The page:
The most recent re-release Indonesia: Music from West Java features the enchanting “Wayang Golek: Scene from the Ramayana”
Madlib flipped “Evil War” by Indonesian psych rock group Sharkmove for new track featuring Freddie Gibbs and Karriem Riggins
Recorded in Jogjakarta, Indonesia
Although, in recent years, many Westerners have been exposed to the beautiful and timeless sounds of the court gamelans of Central Java, very few have heard the remarkable folk version of this music tradition called siteran barangan (or cokekan or simply siteran). Siteran music is performed by wandering musicians in the streets and marketplaces of densely populated cities like Jogjakarta and Surakarta rather than by specially trained musicians in the palaces of these same Central Javanese cities. A successful siteran ensemble can achieve, with a minimum of personnel and instruments, a full texture comparable to that of a twenty-piece Central Javanese gamelan orchestra.
Siteran music can be performed by a single musician or by groups of up to five members, ensembles of two or three being most common. The instrumentation of these groups varies, with the siter (a plucked zither) and the kendhang (a double-headed hand drum) being the two most common instruments. Whatever instruments are used must be durable and portable because the musicians carry them by hand as they walk the streets. The melodic instrument, usually the siter, must have a wide range and be full in sound since it functionally and texturally replaces an entire gamelan (except for tempo and dynamic control, which is a function of the kendhang). The siters used in these ensembles are usually homemade and are altered in design from their gamelan counterpart, the clempung. Alterations include modifications of shape so the instrument can be more easily carried, heavier construction for durability, and additional strings for a wider range.
In general the instrumentalists in a siteran ensemble sing while they play though there are frequently additional vocalists, usually female, whose sole function is singing. The group recorded here consists of two male and two female musicians. The groupâ€™s leader, Sunarto, who comes from Klaten (a city halfway along the forty-mile road connecting Jogjakarta and Surakarta) plays kendhang and gong bambu. By buzzing his lips into a narrow bamboo tube which rests inside a larger bamboo resonator, the gong bambu player can simulate the deep and resonant sound of the gamelanâ€™s large gong ageng. The other instrumentalist, Suradi, plays a homemade siter with seventeen courses of strings â€“ the nine lower-pitched strings are single-course and the remaining eight, double. The body of the instrument is made of wood while the bridge , tuning pegs, and strings are metal. Although normally played with the thumbnails, this siter player uses metal plectra in order to increase the instrumentâ€™s volume. He comes from a city just outside of Jogjakarta called Prambanan. The younger of the female singers, Sri Suparmi, originally from Surakarta, is the wife of the siter player. Marni, the elder singer, is from Klaten. Besides singing, the women sometimes provide rhythmic handclapping and occasionally whistle.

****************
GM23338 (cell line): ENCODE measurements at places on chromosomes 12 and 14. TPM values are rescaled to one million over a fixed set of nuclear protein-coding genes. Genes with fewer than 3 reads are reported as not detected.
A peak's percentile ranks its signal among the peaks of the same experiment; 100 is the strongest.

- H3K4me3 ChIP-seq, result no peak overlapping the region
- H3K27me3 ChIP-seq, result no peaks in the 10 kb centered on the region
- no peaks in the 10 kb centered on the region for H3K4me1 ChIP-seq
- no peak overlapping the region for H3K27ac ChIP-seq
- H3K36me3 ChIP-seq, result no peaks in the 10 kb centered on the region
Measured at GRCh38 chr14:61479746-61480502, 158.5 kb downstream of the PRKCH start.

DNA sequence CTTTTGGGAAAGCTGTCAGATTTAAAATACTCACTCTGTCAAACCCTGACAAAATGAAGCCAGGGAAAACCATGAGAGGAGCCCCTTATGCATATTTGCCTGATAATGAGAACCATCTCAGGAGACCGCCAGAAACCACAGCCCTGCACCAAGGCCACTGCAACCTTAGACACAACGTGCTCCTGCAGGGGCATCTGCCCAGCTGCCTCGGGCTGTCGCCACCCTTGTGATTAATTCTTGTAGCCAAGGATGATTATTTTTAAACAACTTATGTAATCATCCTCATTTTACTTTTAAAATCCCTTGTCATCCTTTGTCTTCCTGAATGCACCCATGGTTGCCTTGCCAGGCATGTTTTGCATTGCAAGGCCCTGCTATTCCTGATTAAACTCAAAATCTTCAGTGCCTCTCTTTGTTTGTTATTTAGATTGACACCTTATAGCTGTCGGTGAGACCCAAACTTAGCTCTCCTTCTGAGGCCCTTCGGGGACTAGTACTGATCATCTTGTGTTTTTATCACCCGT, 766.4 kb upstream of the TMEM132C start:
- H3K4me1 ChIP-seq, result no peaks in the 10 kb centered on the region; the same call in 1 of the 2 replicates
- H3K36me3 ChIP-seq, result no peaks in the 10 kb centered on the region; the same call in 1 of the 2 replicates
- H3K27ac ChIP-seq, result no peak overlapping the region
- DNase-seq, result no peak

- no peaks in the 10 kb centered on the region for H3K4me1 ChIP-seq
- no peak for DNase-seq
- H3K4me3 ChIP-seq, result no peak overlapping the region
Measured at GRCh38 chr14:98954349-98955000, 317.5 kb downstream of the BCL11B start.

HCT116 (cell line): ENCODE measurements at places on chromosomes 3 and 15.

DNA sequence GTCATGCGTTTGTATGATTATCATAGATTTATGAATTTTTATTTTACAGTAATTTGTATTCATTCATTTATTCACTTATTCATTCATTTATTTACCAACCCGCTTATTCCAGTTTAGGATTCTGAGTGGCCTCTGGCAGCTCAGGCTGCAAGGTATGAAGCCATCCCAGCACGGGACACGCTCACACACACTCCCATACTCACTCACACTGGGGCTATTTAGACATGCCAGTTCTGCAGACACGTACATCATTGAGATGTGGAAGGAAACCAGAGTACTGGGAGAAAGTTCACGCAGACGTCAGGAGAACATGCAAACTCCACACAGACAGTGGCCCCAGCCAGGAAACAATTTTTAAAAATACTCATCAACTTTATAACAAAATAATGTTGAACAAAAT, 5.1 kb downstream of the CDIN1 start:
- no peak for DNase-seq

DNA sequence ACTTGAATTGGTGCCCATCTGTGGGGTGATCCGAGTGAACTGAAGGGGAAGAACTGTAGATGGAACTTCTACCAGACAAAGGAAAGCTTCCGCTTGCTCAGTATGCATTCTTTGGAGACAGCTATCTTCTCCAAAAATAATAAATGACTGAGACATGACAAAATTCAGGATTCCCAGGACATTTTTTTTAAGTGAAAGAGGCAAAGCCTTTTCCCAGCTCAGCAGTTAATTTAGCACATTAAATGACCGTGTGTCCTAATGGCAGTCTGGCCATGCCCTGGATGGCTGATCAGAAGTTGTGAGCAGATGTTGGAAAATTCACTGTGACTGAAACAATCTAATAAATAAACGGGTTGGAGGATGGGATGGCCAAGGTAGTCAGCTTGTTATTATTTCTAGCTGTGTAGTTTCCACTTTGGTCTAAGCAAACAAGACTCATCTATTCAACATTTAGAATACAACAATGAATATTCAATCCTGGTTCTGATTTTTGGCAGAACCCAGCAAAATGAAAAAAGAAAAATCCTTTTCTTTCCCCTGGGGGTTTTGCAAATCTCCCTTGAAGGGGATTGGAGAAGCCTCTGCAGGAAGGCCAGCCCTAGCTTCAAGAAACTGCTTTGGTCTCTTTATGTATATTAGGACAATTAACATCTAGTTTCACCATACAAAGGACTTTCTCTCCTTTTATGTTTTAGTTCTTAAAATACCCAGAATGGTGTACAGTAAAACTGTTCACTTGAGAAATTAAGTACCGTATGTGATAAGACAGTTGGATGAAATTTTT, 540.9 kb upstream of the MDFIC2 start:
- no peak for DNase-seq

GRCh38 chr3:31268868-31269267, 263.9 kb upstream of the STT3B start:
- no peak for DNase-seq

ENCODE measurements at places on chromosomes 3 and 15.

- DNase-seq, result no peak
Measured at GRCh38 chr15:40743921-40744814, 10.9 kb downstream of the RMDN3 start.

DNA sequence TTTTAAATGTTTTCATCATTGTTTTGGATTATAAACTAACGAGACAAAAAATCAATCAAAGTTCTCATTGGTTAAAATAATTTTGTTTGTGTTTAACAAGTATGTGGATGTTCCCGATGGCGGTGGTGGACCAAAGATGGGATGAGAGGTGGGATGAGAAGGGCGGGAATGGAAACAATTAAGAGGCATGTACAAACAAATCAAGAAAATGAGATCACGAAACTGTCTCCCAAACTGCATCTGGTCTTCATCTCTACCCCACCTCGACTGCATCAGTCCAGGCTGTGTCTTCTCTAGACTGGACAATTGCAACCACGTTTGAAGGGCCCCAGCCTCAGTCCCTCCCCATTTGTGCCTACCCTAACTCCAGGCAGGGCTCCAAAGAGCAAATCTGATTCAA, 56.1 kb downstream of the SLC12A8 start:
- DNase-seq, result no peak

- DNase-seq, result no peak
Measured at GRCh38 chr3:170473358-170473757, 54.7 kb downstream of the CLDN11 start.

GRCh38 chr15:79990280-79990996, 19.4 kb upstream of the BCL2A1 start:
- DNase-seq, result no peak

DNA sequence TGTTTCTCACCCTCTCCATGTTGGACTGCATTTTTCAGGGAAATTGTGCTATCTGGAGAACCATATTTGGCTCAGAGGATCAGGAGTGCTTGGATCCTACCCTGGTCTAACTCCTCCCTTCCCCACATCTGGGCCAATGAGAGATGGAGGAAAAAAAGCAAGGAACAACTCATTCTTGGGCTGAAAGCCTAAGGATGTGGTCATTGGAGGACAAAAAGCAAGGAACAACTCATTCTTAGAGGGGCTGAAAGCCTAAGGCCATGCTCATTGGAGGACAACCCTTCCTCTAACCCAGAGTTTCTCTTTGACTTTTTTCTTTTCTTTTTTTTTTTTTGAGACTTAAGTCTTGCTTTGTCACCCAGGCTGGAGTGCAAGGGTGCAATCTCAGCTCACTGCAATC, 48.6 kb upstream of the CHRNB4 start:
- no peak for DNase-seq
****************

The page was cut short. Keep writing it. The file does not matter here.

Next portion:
The relation of the siteran music to gamelan music demonstrates the socio-musical phenomenon of a cultureâ€™s folk music and art music traditions sharing many common characteristics, including repertoire. Although found in other Asian cultures and to a lesser degree in the West, this phenomenon is very clearly illustrated by the similarity of the siteran and gamelan music of Central Java.
1. Ketawang Puspawarna, slendro pathet manyura (12:10)
All of the pieces heard on this recording are played in slendro, a five-tone tuning system with nearly-equidistant-intervals. Slendro has three pathets (modes), this first piece being in pathet manyura. The structure of Puspawarna is called ketawang, in which three are sixteen melodic pulses in each phrase ending with a sounding of a gong. Note how full the texture of this ensemble can be, remembering there are only four performers.
2. Gendhing Dolanan, slendro pathet sanga (5:08)
Campur Sari; Kae Lho Kae; Witing Klapa
In this medley of three gendhing dolanan, non-serious pieces enjoyed by both children and adults, a male vocal introduction precedes each piece. The chorus singing and flashy drumming are prominent characteristics in this performance.
3. Gendhing Gambir Sawit, slendro pathet sanga: excerpt (timing)
Gambir Sawit has two sections, each with sixty-four melodic pulses per sounding of gong. The excerpt recorded here is taken from the second section of a complete performance. In this excerpt there are two places where the flow of the full texture is interrupted (kendelan, lit., to stop) and a female vocal solo follows, a common practice in Central Javanese music.
1. Pathetan; Bawa Sekar-Ageng Tepi Kawuri; Gendhing Montro, slendro pathet manyura (27:50)
This performance begins with pathetan (a rhythmically free interlude) played on the siter and is followed by a bawa (a male vocal solo) which leads directly into Gendhing Montro. Montro, like Gambir Sawit, has two sections, each with sixty-four melodic pulses per sounding of a gong. There is one kendelan in this performance of Montro as well as several tempo changes, another common practice in Central Javanese music.
Mark Nelson and Roger Vetter,
University of Hawaii, 1976
These selections were recorded in 1975 in Jogjakarta during the University of Hawaii Music Department Study Abroad Program, direction Professor Jarda Susilo.
Photos: James Giles and Robert Herr
Cover artwork: Jeannette Bennington